Andy Hall can face up to seven years in prison if found guilty of defamation over his research on tinned fruit industry.
Tens of thousands of workers have fled Thailand, officials said, after new labour regulations adopted by the military government sparked fear and panic among the migrant community.
About 60,000 workers left between June 23 and 28, and the number has risen since, an immigration official said on Monday.
“They were of all nationalities, but the biggest group was from Myanmar,” Deputy Commissioner Pornchai Kuntee told Reuters news agency. “They are probably very scared.”
A new decree includes fines that can range up to 800,000 baht ($23,557) for employers who hire unregistered foreign workers without permits.
Following initial news of the exodus, authorities promised a 120-day delay in enforcing the new regulations.
During that period, there will be no arrests or crackdown on illegal workers except “for those who violate human trafficking laws,” Deputy Prime Minister Wissanu Krea-ngam told reporters on Friday.
Millions of workers from poor neighbours, such as Cambodia and Myanmar, form the backbone of Thailand’s manual labour force, with industries such as the multibillion-dollar seafood business heavily reliant on foreign workers.
Since taking power in a 2014 coup, Thailand’s military government has attained varying degrees of success in campaigns to regulate the foreign workforce, spurred on partly by media reports that unregulated workers faced exploitation by employers.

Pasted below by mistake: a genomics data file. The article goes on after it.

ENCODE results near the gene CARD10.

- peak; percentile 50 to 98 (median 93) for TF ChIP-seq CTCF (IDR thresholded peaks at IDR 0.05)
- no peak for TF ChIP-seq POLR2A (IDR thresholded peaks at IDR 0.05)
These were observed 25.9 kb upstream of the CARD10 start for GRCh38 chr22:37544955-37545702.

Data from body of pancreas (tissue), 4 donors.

Geta Devi, 28, a Myanmar worker based in the Thai capital of Bangkok, said some of her friends panicked over the decree and “went back to Myanmar”.
Since last week, up to 500 Cambodian migrant workers have returned home, said Chin Piseth, deputy chief of the Thai-Cambodia border relations office of the Cambodian army.
“According to reports I received, between 400 and 500 were deported,” he told Reuters news agency.
Andy Hall, a British specialist in migrant workers’ rights, said the mass movement leaves undocumented workers vulnerable.
“It’s clear to me tens of thousands of migrants only move like this after instigation,” Hall said.
Despite the threat of punishment, “corrupt officials” would try to seek bribes, he said, adding that “mass profit is to be made in a short time from the panic and commotion.”
Police trying to extort money from employers or migrant workers face punishment, Thai police chief Chaktip Chaijinda said on Friday, in an effort to discourage such exploitation.
Last month, the US kept Thailand on a trafficking watch list, saying it did not meet the minimum standards to end human trafficking.
Thailand defended its efforts to stop trafficking and urged US officials to visit and gauge its campaign.
More than three million migrants work in Thailand, the International Organization for Migration says, but rights groups put the figure higher.
In 2014, at least 250,000 migrants workers fled Thailand over what rights organisations called “cruel, inhumane and degrading treatment”.